The Long Road Home
Due to the vagaries of working the overnight shift at the WSOP, and a doctor's appointment on Friday I couldn't get out of, my stay at the WSOP ended a few hours earlier than many of my co-workers. It was just after noon on Monday, just as the field started being trimmed from 27 to nine, that I departed.
I was melancholy, a bit depressed, more because of the anticlimactic nature of the proceedings than anything else. I'd picked up on it about Day 4 or so, as the teardown process began and the poker trappings were stripped away, that we'd done all this work and wouldn't know who the winner was anyhow. By the end I'd reached the point of not caring much anyway; the last two players I gave a hoot about were Alex Outhred and Matt Lessinger, and they both went out during Day 6 play.
I don't see much of a need at present for me to return in November to help cover the final table, so this was it for me. I spent a lot of that morning packing at the Gold Coast. I can tolerate it, even if living in a casino hotel for seven weeks does get a bit trying. Sure, I was a whole lot lonely at the end, because working the overnights meant a lot less interaction with my co-workers. But griping about this as if it were the world's worst gig? Nah. No thanks to that. Things could be a lot worse, and I'll skip the ten-penny drama. Lots of people don't even the chance to dream about doing the things I've done, and it has nothing to with skill sets. It's more just about the hands that life deals you. I'm not an overly religious person in the strict sense, but I believe that God or whoever deals out life's challenges in accordance to what each person can handle. It's not that each person does handle those challenges, but that they can.
Life goes on, at that.
So I bailed out of Vegas, a bit past noon, for the surprisingly enjoyable desert drive that waited. It's a bit blah over to Mesquite, but from there the short bit of I-15 that's in Arizona is a truly beautiful drive up the Virgin River gorge. Southern Utah is nice, too, meaning the St. George and Cedar City areas. Wouldn't mind doing the tourist thing in this region some day. Odd thing: except for when I was in the gorge itself, the Vegas radio station my car was somehow tuned to when I started it up was doing live coverage of the WSOP from the Amazon Room, so I was still following it. I couldn't quite turn it off, and only when the signal went away did I spin the dial.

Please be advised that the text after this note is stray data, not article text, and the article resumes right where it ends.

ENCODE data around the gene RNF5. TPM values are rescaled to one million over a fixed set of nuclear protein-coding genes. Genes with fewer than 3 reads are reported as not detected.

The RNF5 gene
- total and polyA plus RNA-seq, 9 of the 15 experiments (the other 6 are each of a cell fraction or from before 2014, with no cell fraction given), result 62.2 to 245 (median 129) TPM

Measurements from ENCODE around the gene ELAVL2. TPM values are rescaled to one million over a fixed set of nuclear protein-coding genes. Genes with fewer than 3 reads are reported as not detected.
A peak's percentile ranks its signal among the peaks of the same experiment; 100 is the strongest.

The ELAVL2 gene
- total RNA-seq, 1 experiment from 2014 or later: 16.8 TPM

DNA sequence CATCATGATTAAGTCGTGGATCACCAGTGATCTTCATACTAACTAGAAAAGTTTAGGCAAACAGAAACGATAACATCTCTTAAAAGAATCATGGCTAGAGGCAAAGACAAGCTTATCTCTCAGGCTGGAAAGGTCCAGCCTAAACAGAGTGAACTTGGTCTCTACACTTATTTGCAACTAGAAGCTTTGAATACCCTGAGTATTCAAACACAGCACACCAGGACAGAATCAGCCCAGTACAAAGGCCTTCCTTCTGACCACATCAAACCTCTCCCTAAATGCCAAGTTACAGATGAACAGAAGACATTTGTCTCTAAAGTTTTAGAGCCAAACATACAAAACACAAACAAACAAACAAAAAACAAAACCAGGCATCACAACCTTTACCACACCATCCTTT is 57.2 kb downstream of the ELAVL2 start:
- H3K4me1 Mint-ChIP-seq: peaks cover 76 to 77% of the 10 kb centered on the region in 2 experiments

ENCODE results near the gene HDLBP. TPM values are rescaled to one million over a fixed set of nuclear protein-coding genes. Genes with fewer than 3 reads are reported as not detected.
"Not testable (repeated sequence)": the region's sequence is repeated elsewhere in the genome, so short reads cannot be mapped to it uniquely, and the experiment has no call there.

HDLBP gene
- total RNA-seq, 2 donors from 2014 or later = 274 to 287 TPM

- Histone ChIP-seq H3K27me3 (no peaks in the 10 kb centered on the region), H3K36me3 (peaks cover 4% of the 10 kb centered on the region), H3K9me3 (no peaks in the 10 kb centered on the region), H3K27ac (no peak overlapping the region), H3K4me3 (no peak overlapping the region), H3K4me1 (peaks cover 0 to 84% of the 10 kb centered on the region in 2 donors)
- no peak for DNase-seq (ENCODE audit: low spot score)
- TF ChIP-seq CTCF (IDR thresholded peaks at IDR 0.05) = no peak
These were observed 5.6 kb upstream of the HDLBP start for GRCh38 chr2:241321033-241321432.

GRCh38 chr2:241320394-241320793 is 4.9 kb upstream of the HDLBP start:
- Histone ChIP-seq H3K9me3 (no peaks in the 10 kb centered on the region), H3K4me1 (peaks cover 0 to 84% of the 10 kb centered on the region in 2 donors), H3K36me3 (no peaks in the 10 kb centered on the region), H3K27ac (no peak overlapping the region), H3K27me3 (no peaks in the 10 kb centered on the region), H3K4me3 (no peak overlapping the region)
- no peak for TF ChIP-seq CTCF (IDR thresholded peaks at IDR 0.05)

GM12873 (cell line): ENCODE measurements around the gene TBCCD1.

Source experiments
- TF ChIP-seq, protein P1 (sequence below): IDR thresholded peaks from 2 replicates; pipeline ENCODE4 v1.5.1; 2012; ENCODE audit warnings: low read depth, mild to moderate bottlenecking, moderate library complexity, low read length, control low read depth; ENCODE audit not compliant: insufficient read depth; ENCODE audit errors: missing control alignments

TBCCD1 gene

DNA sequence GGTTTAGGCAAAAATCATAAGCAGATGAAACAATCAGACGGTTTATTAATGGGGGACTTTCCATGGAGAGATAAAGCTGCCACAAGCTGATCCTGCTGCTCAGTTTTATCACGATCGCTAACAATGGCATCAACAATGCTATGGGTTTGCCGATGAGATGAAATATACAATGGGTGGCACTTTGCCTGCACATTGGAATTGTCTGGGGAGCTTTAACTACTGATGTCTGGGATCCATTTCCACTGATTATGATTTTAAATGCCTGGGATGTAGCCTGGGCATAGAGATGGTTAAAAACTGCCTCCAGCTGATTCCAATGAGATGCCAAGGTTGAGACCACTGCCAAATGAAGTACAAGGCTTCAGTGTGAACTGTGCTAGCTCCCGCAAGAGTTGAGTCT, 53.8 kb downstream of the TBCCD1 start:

The drive turns desolate further north, especially where I-70 begins and turns east toward Colorado. It's an immediate climb up into the Fishkill National Forest, which is a bit of a misnomer in that there ain't no trees. Lots of hilly grades, nesas and steep curves, though, and then it's a drop back down into that isolated Utah valley where a Richfield and Salina and a dozen other hamlets sit, sheltered from the rest of the world. No stopping here for me this night, though.
Between Salina and the Colorado border is the truly desolate stretch of the drive, with the famed pioneer outpost of Green River the only real civilization for nigh on 200 miles. Most of the drive is just an up-and-down winding through badlands, interspersed with occasional scenic views -- Devil's Canyon, Ghost Rock, etc. --- and roads to other natural attractions. Badlands, all of it. I remembered to have a gallon jug of water in the back of the car and thought about how cushy I had it, zipping along, compared to how it was 150 years ago. Not much for radio stations out there in the wilderness, but hey, you can't have everything.
Civilization picks up not long after one crosses into Colorado, even if the scenery is much the same. I believe it's at Fruita, maybe 20 miles in, that I-70 meets the Colorado River, and the freeway follows it for much of the ensuing drive east. It's only another ten minutes or so from Fruita to Grand Junction, though, and it was late and I picked the first half-decent place that offered wireless internet. I'd been up most of the overnight and then done a nine-hour drive through the desert, and I was beat.
You know, it wasn't a bad day after all. The next one would be worse.